Student Ambassadors

Introduction to the Student Ambassador Program

(From Principal Anderson's announcement speech to students:)

Welcome to the debut of what I believe will prove to be an important program for Ridgeview and for the many students I envision participating in it over the many years to come. The ambassador program was designed to cultivate leaders. Interestingly, in the education business the word “leadership” is typically no more than just that: a series of letters signifying very little. Ironically, it is wanted everywhere, yet so few instances are perceived in which average human beings living average or better lives can demonstrate it. Under increasingly loose definitions, either everyone is a leader; or, by a more stringent definition, almost no one is.

When we think of leadership, the most obvious examples are individuals serving in a military capacity. We imagine the world in exaggerated terms, like a photograph whose colors have been saturated to the point of surrealism. If a thing is to be at all, it should be bold. Bold leadership, bold heroism, bold imagination. There is no room for the ordinary man. His achievements are dwarfed not so much by the examples of others as by the collective imagination. “And all the time,” wrote C.S. Lewis, “such is the tragi-comedy of our situation – we continue to clamour for those very qualities we are rendering impossible.” For those of you who have taken my classes before, there is a good chance you have read A Message to Garcia, and what follows will make more sense to you than others. The author of that brief pamphlet wrote that, “It is not book-learning young men need, nor instruction about this or that, but a stiffening of the vertebrae which will cause them to be loyal to a trust, to act promptly, concentrate their energies…Civilization is one long, anxious search for just such individuals.” We, of course, need book learning, but our bases on this are fairly well covered. What we need is our generation’s Isaiah who, when it was asked who should be sent, answered, “Here am I; send me.” What is needed are leaders of a subtler nature than what we are accustomed to seeing in the fictional accounts, though we may take our inspiration from them. We need those who are capable of defending our traditions, inheritances, values, and culture against seemingly insurmountable odds not because they are the brightest, but because they are the bravest and the most convicted. They will be the ones who carve out a modern Iona where future generations can take refuge and flourish, and they are the ones who will pass on an awareness that no “achievement may be taken for granted; [that] yesterday’s gain may be tomorrow’s loss; [that] permanent values require permanent vigilance and permanent renewal.”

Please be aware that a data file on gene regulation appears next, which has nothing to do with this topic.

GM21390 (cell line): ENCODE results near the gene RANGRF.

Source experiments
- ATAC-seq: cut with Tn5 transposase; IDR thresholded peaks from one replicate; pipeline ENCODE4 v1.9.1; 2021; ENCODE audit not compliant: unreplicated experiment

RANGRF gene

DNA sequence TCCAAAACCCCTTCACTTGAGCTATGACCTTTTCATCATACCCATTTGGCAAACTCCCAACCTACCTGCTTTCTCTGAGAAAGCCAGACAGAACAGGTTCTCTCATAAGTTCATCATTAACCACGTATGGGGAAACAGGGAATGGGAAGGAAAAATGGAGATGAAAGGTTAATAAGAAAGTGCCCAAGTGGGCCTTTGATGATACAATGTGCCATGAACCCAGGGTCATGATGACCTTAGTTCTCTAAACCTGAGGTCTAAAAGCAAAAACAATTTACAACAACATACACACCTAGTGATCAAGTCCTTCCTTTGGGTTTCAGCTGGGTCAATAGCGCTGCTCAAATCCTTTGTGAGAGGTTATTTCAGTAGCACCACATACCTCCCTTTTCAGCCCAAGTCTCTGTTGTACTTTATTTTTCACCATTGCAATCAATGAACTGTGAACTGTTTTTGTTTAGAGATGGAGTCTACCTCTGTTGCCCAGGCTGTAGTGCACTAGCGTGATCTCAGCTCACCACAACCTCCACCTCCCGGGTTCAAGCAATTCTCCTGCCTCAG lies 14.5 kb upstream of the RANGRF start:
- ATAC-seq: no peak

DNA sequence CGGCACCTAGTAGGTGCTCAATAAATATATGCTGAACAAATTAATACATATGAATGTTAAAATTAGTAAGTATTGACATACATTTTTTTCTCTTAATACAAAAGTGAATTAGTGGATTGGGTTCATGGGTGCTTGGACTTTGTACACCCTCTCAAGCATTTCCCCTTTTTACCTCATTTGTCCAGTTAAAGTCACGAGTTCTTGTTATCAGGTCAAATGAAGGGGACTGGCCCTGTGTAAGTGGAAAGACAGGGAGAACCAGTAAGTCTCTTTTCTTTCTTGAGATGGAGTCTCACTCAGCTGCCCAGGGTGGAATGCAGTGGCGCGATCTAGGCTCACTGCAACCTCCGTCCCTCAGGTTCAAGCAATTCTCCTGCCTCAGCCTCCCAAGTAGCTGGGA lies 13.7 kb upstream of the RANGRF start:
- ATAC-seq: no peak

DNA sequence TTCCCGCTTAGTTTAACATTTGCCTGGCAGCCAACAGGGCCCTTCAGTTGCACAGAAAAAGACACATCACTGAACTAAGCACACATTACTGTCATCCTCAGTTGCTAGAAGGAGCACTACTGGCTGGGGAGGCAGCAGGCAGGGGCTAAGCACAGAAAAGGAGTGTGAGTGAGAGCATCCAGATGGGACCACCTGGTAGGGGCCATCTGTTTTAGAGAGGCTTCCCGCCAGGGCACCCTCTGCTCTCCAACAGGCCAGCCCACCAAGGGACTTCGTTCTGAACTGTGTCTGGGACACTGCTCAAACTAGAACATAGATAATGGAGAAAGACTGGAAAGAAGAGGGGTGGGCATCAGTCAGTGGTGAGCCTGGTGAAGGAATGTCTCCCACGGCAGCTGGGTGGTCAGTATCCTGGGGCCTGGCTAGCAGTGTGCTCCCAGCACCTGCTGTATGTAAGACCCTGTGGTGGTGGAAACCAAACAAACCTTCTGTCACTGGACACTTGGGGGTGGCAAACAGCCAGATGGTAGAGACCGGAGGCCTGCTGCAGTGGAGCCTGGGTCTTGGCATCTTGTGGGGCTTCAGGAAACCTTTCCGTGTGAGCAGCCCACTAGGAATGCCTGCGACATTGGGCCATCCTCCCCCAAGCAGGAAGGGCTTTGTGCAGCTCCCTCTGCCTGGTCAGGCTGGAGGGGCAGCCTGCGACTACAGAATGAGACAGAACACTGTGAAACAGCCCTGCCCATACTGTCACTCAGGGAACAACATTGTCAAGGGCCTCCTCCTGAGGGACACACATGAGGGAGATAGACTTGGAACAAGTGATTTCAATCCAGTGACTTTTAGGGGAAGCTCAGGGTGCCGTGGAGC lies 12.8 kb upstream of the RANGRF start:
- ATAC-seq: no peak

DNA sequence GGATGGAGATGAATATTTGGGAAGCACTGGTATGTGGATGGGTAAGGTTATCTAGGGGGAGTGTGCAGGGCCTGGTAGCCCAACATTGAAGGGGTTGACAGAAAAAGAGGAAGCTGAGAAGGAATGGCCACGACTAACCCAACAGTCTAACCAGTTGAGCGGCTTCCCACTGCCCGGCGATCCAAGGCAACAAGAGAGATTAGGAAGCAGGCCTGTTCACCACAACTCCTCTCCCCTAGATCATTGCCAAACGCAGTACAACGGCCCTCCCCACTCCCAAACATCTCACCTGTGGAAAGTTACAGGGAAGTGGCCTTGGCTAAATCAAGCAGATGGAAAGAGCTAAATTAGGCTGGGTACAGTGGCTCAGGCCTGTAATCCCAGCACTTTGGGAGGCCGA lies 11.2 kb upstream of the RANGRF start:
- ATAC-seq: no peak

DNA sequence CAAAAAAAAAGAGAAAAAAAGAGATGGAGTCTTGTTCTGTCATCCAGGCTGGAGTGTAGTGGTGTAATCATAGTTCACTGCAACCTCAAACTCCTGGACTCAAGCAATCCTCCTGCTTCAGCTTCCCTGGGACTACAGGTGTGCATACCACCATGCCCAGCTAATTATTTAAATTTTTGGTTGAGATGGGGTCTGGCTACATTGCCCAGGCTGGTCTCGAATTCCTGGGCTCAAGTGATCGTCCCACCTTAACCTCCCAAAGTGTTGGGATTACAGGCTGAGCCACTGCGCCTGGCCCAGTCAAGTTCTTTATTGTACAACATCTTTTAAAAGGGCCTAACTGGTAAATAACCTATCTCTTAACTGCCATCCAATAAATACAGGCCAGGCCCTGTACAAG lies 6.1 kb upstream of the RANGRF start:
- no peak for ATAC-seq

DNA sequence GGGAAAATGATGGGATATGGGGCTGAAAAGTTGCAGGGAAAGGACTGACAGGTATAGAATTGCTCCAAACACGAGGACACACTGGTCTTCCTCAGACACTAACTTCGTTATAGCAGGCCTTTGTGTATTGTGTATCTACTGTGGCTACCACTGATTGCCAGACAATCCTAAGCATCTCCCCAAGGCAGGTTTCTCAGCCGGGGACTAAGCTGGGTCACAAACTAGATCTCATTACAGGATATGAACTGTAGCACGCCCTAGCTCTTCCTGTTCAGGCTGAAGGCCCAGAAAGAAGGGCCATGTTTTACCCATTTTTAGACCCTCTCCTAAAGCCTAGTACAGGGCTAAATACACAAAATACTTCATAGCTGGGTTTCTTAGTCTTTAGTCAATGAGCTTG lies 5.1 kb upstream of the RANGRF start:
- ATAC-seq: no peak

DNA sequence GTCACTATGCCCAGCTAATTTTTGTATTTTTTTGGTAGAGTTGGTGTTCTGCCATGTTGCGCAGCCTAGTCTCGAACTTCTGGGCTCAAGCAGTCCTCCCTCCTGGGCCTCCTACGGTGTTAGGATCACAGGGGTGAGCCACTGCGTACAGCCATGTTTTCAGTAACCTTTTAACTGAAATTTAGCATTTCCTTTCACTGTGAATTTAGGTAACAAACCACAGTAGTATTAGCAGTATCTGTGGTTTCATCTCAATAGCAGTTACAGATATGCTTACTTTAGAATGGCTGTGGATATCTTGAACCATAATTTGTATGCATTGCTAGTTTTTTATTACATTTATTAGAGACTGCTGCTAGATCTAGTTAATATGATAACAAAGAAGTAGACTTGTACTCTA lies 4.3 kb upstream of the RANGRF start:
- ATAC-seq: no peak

These leaders must possess one thing more: they must have hope. They must not be defeated by despair, distracted by the vulgar spoils of modernity, or be undone by despondency. Tennyson’s poem Ulysses marks out what their mood must be:

‘Tis not too late to seek a newer world.
Push off, and sitting well in order smite
The sounding furrows; for my purpose holds
To sail beyond the sunset, and the baths
Of all the western stars, until I die.
It may be that gulfs will wash us down;
It may be we shall touch the Happy Isles,
And see the great Achilles, who we knew.
Though much is taken, much abides; and though
We are not now that strength which in old days
Move earth and heaven, that which we are, we are –
One equal temper of heroic hearts,
Made weak by time and fate, but strong in will
To strive, to seek, to find, and not to yield.
A part of that hope is to be found in courage. Unfortunately, we have belittled language and thus our world along with its moral dimensions. So it is with leadership. The more often it is invoked, solicited, branded, demanded, cultivated, and promoted, the less often we see genuine examples of it. We should want to reverse such trends, and return to the common man and woman the opportunity to learn to lead and learn from leading. Not only through studying, but through doing. All of this is to say that the ambassador program is about much more than simply showing prospective students around the building.

I learned a great deal about this school through the nomination and selection process. I learned about why students loved their school, their teachers, their classes, their pet peeves and frustrations. I learned about what Ridgeview had in spades, and about what it needed more of. In this sense, everyone who was nominated and submitted an application packet has already begun serving as leaders of their school.